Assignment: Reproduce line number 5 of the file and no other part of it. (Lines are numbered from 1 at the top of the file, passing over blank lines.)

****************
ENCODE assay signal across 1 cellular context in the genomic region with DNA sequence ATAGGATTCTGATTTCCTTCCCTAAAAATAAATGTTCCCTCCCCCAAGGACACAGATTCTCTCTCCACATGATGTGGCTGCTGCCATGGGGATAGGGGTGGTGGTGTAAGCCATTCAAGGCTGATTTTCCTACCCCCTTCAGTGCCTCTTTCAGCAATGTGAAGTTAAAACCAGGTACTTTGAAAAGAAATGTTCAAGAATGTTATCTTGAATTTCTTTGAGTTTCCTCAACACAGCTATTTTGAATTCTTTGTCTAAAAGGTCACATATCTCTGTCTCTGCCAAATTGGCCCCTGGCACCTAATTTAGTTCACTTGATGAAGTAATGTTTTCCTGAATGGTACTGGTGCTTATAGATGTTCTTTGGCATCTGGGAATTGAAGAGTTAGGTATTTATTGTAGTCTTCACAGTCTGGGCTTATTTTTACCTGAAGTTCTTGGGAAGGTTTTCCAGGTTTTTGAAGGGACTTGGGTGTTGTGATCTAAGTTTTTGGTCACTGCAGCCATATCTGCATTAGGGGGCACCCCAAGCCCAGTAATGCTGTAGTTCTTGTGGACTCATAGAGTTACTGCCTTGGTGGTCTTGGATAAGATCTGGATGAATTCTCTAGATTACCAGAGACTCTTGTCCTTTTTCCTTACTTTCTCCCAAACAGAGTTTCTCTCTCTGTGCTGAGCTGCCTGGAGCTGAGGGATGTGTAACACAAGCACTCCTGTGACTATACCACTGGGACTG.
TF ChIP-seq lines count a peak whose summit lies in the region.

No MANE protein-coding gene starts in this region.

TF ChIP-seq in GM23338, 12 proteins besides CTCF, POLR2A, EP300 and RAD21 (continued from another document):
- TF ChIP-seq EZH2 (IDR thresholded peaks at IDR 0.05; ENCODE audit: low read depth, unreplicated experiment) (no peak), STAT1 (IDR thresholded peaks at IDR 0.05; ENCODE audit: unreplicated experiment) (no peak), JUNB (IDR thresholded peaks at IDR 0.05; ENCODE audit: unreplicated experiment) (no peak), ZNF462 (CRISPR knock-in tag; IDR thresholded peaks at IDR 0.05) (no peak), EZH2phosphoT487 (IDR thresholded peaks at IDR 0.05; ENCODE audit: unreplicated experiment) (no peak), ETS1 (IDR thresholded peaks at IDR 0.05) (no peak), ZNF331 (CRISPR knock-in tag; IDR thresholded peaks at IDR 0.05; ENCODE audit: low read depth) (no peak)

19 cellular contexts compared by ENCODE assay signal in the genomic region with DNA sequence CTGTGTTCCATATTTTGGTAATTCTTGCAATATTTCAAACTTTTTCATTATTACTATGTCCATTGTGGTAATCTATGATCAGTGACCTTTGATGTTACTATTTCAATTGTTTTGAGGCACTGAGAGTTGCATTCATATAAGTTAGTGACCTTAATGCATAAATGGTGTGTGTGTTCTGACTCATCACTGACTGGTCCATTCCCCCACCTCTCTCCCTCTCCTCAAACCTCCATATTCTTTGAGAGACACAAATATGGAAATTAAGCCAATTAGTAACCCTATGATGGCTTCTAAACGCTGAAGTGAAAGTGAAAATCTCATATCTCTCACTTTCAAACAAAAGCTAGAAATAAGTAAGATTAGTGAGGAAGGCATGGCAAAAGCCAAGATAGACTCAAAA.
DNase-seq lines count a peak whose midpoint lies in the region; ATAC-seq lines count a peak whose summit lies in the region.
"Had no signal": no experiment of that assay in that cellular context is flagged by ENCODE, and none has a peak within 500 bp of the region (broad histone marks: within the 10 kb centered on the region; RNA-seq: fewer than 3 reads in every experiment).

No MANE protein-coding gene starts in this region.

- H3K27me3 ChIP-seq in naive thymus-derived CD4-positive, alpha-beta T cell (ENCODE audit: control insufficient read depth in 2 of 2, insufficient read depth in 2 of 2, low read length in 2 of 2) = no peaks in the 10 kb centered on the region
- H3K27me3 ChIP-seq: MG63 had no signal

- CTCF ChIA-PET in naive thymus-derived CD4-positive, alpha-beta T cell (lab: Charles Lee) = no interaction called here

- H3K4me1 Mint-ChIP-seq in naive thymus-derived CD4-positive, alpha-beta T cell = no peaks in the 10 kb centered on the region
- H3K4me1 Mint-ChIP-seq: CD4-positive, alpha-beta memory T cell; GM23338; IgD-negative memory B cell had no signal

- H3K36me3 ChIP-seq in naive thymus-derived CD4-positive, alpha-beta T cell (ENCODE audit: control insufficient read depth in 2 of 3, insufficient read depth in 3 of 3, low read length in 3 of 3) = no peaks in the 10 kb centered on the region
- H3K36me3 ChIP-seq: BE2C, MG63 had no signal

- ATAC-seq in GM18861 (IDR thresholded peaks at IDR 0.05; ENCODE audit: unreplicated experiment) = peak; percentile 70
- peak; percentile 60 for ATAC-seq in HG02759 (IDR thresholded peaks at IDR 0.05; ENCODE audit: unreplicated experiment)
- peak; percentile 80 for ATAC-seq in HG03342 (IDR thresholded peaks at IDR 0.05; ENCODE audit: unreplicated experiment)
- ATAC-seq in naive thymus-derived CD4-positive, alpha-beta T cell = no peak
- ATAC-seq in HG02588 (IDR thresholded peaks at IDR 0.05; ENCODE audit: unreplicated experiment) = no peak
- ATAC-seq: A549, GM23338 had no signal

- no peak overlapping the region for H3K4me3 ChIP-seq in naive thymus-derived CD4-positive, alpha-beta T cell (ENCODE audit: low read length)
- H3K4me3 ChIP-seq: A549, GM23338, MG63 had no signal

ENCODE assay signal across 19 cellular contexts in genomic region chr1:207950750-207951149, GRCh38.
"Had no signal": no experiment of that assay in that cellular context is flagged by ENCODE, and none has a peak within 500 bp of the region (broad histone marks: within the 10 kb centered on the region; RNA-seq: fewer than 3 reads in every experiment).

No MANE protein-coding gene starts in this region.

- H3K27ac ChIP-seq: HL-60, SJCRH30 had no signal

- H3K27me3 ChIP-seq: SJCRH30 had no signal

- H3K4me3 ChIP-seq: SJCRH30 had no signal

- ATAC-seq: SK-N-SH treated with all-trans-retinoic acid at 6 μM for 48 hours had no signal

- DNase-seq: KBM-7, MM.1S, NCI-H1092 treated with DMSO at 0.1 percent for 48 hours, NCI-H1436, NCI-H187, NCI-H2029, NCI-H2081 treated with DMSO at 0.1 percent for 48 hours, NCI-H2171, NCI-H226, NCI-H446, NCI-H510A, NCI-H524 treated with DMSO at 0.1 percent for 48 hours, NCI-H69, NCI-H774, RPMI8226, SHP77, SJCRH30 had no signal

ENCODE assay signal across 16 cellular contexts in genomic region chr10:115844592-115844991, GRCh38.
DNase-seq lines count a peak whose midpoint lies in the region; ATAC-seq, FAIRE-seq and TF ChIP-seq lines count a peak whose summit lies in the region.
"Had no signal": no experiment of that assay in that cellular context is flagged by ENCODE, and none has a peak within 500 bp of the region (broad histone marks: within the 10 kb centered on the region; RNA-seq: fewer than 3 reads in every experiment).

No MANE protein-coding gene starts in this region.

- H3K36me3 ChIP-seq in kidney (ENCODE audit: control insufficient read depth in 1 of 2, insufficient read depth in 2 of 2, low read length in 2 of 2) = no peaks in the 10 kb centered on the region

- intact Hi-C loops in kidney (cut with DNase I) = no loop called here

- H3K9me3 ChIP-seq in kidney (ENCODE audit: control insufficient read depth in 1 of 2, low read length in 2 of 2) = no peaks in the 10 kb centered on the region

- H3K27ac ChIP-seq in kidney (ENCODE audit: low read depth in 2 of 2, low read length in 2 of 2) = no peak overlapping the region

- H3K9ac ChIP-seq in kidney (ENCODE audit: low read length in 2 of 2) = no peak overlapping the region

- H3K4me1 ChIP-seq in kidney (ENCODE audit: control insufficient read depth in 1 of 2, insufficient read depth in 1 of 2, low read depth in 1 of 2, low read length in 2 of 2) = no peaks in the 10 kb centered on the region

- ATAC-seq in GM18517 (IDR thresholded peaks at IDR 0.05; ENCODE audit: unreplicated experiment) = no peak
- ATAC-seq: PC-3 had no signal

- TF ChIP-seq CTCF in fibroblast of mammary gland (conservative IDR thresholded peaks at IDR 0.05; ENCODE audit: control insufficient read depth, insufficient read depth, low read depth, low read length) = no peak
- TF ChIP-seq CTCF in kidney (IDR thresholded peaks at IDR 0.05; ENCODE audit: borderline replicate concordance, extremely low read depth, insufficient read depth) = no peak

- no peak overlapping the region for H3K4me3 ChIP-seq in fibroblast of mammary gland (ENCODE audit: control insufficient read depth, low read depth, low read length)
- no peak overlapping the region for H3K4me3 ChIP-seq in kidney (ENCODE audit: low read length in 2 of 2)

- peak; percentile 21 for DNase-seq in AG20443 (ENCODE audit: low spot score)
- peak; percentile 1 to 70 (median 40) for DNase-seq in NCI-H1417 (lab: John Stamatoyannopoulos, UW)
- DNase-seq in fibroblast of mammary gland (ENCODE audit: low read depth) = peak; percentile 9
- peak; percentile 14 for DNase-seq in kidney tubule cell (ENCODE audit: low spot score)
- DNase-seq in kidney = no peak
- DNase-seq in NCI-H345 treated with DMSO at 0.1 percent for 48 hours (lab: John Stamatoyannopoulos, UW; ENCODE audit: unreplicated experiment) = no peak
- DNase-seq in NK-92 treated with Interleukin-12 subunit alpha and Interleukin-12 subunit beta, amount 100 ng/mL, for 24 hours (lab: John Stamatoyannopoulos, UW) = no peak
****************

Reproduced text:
- TF ChIP-seq EZH2 (IDR thresholded peaks at IDR 0.05; ENCODE audit: low read depth, unreplicated experiment) (no peak), STAT1 (IDR thresholded peaks at IDR 0.05; ENCODE audit: unreplicated experiment) (no peak), JUNB (IDR thresholded peaks at IDR 0.05; ENCODE audit: unreplicated experiment) (no peak), ZNF462 (CRISPR knock-in tag; IDR thresholded peaks at IDR 0.05) (no peak), EZH2phosphoT487 (IDR thresholded peaks at IDR 0.05; ENCODE audit: unreplicated experiment) (no peak), ETS1 (IDR thresholded peaks at IDR 0.05) (no peak), ZNF331 (CRISPR knock-in tag; IDR thresholded peaks at IDR 0.05; ENCODE audit: low read depth) (no peak)